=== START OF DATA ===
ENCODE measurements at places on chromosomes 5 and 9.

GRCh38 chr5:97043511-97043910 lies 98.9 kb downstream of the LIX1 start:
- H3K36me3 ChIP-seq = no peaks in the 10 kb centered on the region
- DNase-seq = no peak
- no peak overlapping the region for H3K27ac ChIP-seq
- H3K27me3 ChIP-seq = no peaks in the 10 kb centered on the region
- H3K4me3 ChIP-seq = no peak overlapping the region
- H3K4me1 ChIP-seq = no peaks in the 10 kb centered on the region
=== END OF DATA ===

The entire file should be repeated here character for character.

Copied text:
ENCODE measurements at places on chromosomes 5 and 9.

GRCh38 chr5:97043511-97043910 lies 98.9 kb downstream of the LIX1 start:
- H3K36me3 ChIP-seq = no peaks in the 10 kb centered on the region
- DNase-seq = no peak
- no peak overlapping the region for H3K27ac ChIP-seq
- H3K27me3 ChIP-seq = no peaks in the 10 kb centered on the region
- H3K4me3 ChIP-seq = no peak overlapping the region
- H3K4me1 ChIP-seq = no peaks in the 10 kb centered on the region